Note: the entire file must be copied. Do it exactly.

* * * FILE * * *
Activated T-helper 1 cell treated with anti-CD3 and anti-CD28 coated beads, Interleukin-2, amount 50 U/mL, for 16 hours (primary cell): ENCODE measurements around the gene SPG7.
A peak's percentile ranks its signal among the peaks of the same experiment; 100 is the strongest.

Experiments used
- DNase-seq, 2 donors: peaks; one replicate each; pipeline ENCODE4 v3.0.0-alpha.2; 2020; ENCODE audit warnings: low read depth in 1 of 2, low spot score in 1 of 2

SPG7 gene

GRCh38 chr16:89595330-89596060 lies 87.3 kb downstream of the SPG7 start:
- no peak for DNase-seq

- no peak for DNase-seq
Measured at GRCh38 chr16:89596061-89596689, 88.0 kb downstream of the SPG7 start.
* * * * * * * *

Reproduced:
Activated T-helper 1 cell treated with anti-CD3 and anti-CD28 coated beads, Interleukin-2, amount 50 U/mL, for 16 hours (primary cell): ENCODE measurements around the gene SPG7.
A peak's percentile ranks its signal among the peaks of the same experiment; 100 is the strongest.

Experiments used
- DNase-seq, 2 donors: peaks; one replicate each; pipeline ENCODE4 v3.0.0-alpha.2; 2020; ENCODE audit warnings: low read depth in 1 of 2, low spot score in 1 of 2

SPG7 gene

GRCh38 chr16:89595330-89596060 lies 87.3 kb downstream of the SPG7 start:
- no peak for DNase-seq

- no peak for DNase-seq
Measured at GRCh38 chr16:89596061-89596689, 88.0 kb downstream of the SPG7 start.